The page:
Calls for more education as Type 2 diabetes soars

By Editor
16th June 2015
Education, Latest news

Health bosses need to ensure people with diabetes have access to self-management education to avoid the “misery” of the condition’s complications and a “looming NHS crises”, a leading researcher in diabetes education has said.

Dr Marian CareyDr Marian Carey, of the Leicester Diabetes Centre (LDC), made the comments in response to new figures published yesterday by Diabetes UK showing the number of people with diabetes in the UK has reached an all-time high of 3.9 million mainly due to a rise in Type 2 diabetes.

The charity has said the NHS needs to ensure people have access to education to enable them to manage the condition well and that “at the moment, diabetes education is barely provided, resulting in devastating health complications, including amputation, blindness and stroke”.

Dr Carey is part of the group which founded the NHS gold standard education course for Type 2 diabetes, DESMOND, and is the Director of the Structured Education Research Portfolio at the LDC.

She said: “With diabetes prevalence continuing to rise, the NHS faces a major challenge. Self-management education programmes that meet the national quality standards are a proven way of supporting people to self-care in diabetes. We believe this kind of diabetes education is key to preventing this looming NHS crisis and the misery of the complications of the condition.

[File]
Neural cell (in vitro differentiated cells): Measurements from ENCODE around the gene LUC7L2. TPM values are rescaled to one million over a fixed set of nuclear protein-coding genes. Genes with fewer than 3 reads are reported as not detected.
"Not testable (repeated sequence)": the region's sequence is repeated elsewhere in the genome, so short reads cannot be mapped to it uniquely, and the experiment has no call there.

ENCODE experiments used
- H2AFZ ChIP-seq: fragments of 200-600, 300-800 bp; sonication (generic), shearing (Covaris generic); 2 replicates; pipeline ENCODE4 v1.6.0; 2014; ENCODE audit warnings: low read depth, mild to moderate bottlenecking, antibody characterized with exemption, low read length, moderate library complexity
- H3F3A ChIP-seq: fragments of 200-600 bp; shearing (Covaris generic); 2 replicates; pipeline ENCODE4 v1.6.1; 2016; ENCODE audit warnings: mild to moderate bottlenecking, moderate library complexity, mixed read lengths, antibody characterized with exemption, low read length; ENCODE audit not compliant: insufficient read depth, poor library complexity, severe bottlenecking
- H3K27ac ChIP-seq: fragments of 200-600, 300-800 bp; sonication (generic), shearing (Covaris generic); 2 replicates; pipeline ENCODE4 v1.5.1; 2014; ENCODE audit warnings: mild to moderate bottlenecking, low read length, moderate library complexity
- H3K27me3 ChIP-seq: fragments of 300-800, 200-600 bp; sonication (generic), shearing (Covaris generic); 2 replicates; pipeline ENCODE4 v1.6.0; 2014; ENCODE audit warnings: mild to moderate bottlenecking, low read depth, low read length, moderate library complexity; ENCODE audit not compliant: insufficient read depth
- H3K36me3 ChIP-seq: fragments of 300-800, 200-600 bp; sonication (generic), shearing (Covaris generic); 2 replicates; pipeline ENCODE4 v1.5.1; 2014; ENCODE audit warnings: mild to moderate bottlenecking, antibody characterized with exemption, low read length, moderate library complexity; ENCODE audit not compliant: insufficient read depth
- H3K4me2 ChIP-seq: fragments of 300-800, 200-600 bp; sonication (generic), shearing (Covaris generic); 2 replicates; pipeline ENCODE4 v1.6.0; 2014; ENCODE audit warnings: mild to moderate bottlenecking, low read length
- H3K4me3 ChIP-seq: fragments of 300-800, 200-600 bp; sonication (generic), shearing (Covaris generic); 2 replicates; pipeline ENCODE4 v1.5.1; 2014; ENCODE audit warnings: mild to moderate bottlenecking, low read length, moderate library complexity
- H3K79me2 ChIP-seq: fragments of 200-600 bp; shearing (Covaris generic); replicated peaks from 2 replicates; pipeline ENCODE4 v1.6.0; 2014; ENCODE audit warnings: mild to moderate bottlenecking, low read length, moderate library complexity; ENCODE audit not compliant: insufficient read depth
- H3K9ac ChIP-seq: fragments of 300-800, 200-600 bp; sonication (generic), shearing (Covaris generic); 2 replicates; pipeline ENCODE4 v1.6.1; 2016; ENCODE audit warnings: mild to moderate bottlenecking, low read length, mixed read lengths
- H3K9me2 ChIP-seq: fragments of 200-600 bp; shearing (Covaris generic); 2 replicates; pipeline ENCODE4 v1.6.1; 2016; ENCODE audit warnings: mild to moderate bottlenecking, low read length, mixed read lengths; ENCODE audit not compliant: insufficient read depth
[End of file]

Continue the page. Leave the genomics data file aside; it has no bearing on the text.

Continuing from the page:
People with diabetes have a demanding condition to manage, yet on average they get to share this with a healthcare professional for an hour a year only

“People with diabetes have a demanding condition to manage, yet on average they get to share this with a healthcare professional for an hour a year only. One hour of support out of a total of 8,766 to help them manage a condition which, if neglected, could lead to blindness, a lost limb or an increased risk of a stroke or heart attack. That’s 525,900 minutes that a person has to draw on their own resources to manage their condition.”

The new information from Diabetes UK, extracted from official NHS data and published at the start of Diabetes Week, show that there were 3,333,069 adults registered with diabetes in 2013-2014, an increase of more than 125,000 adults compared to the previous year. This increase is equivalent to the population of Norwich. The number of people estimated to have undiagnosed Type 2 diabetes is 590,000 adults in 2013-2014.

In March, a report by the All-Party Parliamentary Group for Diabetes found poor delivery of diabetes education was leading to devastating complications and huge costs to the NHS. The report titled ‘Taking control: Supporting people with diabetes’ also found only 16 per cent of people newly diagnosed with diabetes are offered access to a formal course.

The Leicester Diabetes Centre is an international centre of excellence in diabetes research, education and innovation, based at Leicester General Hospital. It is a partnership between the University Hospitals of Leicester NHS Trust and the University of Leicester.

DESMOND is an NHS programme which teaches people with Type 2 diabetes how to manage their condition and is delivered by more than 90 NHS trusts.

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